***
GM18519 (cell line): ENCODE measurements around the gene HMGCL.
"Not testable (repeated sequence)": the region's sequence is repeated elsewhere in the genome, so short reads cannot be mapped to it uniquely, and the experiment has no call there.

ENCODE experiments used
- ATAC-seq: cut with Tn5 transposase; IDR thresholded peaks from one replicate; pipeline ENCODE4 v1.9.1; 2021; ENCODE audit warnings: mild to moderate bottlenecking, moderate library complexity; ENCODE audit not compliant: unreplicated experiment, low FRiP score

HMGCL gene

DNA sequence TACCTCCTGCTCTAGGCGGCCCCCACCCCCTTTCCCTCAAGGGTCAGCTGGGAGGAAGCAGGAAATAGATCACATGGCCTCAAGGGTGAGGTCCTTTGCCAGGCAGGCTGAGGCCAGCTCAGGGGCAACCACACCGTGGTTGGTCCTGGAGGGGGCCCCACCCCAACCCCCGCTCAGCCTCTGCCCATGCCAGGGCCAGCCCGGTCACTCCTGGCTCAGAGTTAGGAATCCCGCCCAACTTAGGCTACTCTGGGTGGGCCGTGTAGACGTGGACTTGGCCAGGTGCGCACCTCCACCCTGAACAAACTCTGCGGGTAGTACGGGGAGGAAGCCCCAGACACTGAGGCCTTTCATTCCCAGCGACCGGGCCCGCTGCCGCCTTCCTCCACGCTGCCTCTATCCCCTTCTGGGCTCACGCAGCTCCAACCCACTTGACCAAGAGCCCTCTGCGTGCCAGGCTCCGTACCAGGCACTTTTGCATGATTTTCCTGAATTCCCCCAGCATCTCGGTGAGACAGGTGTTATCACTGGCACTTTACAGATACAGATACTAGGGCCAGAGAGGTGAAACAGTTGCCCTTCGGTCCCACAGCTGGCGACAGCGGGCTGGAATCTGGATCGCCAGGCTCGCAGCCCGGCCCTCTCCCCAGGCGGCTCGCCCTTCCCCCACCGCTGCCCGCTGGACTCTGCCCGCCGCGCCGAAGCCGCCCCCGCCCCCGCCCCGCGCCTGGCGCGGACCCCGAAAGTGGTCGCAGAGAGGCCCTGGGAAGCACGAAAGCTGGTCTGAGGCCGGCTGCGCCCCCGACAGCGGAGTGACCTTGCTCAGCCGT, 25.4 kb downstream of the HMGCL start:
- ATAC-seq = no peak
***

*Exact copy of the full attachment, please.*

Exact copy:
GM18519 (cell line): ENCODE measurements around the gene HMGCL.
"Not testable (repeated sequence)": the region's sequence is repeated elsewhere in the genome, so short reads cannot be mapped to it uniquely, and the experiment has no call there.

ENCODE experiments used
- ATAC-seq: cut with Tn5 transposase; IDR thresholded peaks from one replicate; pipeline ENCODE4 v1.9.1; 2021; ENCODE audit warnings: mild to moderate bottlenecking, moderate library complexity; ENCODE audit not compliant: unreplicated experiment, low FRiP score

HMGCL gene

DNA sequence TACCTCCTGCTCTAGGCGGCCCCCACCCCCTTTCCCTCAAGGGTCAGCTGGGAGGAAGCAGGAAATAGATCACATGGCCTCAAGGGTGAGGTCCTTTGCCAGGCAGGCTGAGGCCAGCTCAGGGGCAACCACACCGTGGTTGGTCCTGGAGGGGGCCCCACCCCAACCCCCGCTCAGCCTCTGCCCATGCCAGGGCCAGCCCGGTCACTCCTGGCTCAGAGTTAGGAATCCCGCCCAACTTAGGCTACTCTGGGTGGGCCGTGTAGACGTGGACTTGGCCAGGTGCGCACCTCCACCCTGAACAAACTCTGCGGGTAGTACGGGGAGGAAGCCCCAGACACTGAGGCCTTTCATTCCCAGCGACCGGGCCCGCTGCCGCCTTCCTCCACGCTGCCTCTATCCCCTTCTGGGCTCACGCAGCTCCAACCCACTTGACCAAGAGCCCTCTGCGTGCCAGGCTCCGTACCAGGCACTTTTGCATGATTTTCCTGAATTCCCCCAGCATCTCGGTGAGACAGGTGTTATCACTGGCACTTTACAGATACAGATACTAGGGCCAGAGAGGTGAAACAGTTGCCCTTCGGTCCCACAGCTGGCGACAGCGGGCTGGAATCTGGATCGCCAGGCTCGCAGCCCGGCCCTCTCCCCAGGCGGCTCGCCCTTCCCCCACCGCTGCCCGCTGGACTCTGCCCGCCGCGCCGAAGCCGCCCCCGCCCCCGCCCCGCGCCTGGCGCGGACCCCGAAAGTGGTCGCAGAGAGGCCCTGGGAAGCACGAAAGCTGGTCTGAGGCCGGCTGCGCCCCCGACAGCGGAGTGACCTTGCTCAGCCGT, 25.4 kb downstream of the HMGCL start:
- ATAC-seq = no peak